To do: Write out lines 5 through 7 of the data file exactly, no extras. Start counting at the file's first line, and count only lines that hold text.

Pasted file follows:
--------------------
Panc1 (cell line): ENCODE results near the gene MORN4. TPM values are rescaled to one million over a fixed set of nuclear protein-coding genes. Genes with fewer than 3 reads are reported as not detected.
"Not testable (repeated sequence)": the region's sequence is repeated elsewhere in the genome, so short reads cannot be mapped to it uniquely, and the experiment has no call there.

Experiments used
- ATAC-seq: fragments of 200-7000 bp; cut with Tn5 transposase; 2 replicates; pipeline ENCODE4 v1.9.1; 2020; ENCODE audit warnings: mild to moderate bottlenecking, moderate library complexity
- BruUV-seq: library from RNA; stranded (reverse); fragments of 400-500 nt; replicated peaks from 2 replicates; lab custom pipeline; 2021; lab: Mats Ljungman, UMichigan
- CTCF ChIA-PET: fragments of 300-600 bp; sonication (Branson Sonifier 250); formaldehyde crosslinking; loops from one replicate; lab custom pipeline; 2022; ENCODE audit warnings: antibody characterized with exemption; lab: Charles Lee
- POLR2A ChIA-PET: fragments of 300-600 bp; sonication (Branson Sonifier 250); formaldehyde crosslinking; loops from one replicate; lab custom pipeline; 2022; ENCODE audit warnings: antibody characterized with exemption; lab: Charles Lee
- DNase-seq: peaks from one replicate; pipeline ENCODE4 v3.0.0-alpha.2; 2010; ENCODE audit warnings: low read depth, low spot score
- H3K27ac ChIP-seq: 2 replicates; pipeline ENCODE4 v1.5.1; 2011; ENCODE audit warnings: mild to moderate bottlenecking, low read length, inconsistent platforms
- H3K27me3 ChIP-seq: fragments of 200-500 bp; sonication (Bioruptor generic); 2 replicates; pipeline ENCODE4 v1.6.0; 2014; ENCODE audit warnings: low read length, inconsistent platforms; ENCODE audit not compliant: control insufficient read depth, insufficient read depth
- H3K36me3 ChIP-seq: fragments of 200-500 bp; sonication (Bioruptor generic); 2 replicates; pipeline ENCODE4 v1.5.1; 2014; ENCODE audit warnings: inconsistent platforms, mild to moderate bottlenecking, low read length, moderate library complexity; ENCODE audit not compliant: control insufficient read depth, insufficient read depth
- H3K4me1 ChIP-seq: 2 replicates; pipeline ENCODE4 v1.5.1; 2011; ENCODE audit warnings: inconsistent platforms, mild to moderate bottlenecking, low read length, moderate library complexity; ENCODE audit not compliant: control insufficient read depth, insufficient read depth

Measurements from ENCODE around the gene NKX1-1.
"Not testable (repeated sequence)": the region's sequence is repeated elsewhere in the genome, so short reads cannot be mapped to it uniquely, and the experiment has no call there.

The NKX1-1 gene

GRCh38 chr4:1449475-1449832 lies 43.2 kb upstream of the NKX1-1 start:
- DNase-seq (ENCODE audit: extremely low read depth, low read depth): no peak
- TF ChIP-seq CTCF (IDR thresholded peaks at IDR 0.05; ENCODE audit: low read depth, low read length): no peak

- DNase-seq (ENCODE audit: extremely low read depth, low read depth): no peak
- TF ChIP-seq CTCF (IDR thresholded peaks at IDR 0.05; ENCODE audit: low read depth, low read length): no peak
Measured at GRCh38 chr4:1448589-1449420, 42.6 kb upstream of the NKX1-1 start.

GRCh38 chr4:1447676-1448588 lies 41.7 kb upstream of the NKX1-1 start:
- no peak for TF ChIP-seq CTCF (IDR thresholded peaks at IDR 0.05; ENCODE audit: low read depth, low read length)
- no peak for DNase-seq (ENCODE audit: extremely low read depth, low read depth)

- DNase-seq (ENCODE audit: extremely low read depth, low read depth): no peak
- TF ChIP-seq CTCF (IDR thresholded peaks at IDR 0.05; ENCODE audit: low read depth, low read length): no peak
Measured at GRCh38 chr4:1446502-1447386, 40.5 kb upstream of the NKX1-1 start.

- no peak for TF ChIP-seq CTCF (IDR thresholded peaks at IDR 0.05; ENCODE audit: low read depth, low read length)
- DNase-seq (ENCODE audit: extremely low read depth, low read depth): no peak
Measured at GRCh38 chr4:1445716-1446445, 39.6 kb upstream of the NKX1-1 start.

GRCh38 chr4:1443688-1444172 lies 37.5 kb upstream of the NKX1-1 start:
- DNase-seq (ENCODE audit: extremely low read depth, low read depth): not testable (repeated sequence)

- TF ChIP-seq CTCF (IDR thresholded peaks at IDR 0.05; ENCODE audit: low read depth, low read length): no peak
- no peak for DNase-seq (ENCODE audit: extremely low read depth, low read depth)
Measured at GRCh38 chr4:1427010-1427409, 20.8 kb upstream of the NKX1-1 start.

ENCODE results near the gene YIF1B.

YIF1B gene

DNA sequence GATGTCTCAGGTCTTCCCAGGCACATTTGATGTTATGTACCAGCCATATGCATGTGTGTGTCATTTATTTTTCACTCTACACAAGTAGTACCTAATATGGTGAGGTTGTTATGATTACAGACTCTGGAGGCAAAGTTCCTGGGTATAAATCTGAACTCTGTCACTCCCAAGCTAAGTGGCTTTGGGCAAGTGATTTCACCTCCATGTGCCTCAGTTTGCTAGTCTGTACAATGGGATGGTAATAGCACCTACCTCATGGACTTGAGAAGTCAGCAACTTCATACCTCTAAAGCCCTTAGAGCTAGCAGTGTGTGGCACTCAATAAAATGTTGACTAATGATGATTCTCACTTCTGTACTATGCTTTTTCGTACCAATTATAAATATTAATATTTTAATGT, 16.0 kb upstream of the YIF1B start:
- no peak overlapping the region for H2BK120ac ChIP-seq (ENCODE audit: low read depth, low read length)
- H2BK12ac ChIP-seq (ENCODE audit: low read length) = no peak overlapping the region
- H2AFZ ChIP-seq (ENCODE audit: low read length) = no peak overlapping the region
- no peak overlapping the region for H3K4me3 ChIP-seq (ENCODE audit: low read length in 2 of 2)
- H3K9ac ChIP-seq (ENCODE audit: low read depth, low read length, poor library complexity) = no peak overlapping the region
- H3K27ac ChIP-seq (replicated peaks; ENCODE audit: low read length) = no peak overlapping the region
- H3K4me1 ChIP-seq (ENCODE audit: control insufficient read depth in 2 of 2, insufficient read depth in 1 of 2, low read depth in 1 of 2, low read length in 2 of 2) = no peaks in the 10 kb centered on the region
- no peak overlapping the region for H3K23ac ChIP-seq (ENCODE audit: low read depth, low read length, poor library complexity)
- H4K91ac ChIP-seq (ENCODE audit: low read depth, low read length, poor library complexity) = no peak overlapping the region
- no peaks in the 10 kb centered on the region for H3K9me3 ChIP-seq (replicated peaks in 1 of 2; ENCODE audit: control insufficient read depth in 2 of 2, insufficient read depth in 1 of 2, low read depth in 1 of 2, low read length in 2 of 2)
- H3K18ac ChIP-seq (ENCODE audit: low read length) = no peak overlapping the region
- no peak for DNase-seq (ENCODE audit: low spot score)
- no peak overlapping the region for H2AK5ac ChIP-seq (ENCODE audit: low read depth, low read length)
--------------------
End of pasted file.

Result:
- BruUV-seq: library from RNA; stranded (reverse); fragments of 400-500 nt; replicated peaks from 2 replicates; lab custom pipeline; 2021; lab: Mats Ljungman, UMichigan
- CTCF ChIA-PET: fragments of 300-600 bp; sonication (Branson Sonifier 250); formaldehyde crosslinking; loops from one replicate; lab custom pipeline; 2022; ENCODE audit warnings: antibody characterized with exemption; lab: Charles Lee
- POLR2A ChIA-PET: fragments of 300-600 bp; sonication (Branson Sonifier 250); formaldehyde crosslinking; loops from one replicate; lab custom pipeline; 2022; ENCODE audit warnings: antibody characterized with exemption; lab: Charles Lee